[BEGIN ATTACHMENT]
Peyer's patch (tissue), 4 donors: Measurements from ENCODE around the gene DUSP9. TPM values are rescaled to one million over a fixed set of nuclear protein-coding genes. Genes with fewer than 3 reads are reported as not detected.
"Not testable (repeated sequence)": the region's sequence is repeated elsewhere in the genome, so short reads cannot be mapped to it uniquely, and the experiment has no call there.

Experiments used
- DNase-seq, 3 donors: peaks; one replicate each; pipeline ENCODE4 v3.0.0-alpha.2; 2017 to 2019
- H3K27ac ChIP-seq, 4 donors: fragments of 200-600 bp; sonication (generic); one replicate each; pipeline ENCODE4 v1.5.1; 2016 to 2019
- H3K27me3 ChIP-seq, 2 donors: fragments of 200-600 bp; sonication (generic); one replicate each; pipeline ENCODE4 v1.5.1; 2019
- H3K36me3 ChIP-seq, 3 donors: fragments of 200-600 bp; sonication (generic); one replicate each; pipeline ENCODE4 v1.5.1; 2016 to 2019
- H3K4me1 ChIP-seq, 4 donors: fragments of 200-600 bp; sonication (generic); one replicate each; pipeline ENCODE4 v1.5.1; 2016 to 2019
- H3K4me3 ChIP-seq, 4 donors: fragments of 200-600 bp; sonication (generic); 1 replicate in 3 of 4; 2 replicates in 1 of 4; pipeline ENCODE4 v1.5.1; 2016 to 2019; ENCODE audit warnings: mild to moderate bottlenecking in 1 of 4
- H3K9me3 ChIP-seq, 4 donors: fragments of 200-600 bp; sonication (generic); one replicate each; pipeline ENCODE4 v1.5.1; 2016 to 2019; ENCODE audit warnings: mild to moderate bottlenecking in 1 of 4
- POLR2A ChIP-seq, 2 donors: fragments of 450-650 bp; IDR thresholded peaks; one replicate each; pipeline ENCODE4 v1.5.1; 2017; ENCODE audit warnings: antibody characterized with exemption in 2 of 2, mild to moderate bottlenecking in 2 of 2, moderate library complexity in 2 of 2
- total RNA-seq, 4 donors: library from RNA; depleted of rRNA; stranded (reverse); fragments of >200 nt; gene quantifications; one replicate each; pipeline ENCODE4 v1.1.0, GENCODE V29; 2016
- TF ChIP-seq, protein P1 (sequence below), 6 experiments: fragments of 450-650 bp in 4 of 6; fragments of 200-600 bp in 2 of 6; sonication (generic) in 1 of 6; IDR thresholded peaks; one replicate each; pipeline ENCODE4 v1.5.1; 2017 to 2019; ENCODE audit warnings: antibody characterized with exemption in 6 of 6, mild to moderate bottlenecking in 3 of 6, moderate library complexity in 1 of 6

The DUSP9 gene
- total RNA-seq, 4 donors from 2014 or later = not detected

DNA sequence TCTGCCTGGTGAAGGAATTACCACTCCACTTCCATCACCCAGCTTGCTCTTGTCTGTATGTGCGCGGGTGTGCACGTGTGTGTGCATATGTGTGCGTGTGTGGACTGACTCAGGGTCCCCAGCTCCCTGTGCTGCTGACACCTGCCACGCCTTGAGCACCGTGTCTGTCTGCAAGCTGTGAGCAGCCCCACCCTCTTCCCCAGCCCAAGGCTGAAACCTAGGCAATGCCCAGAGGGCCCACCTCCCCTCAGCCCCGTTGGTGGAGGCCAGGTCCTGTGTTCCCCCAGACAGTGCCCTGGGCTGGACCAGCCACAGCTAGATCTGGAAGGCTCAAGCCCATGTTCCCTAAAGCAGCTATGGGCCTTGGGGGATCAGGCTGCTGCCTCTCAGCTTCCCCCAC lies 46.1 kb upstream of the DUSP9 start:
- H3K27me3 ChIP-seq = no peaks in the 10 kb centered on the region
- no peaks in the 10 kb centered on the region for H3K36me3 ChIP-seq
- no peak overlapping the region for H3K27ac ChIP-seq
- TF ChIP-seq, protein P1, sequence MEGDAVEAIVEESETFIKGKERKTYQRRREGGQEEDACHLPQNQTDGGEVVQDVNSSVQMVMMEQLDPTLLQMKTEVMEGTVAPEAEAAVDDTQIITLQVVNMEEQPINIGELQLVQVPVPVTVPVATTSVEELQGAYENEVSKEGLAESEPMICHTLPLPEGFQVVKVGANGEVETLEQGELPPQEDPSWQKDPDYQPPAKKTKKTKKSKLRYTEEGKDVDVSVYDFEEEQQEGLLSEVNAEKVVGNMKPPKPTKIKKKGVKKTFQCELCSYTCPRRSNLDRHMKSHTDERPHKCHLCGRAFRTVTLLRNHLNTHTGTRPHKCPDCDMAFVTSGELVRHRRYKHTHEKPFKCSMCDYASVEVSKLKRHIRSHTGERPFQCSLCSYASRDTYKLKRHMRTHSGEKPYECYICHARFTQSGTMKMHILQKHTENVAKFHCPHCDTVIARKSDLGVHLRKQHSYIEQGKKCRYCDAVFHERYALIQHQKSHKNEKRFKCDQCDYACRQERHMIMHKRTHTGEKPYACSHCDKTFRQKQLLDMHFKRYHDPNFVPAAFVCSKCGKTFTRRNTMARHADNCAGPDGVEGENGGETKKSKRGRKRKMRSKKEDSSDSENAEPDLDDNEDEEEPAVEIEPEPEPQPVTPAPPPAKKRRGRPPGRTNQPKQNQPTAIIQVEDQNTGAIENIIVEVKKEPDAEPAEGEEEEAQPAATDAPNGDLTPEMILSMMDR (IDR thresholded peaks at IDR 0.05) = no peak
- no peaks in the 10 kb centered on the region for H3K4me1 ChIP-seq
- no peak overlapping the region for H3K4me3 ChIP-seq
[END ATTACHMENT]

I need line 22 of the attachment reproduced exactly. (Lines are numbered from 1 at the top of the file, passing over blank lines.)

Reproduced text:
- no peak overlapping the region for H3K4me3 ChIP-seq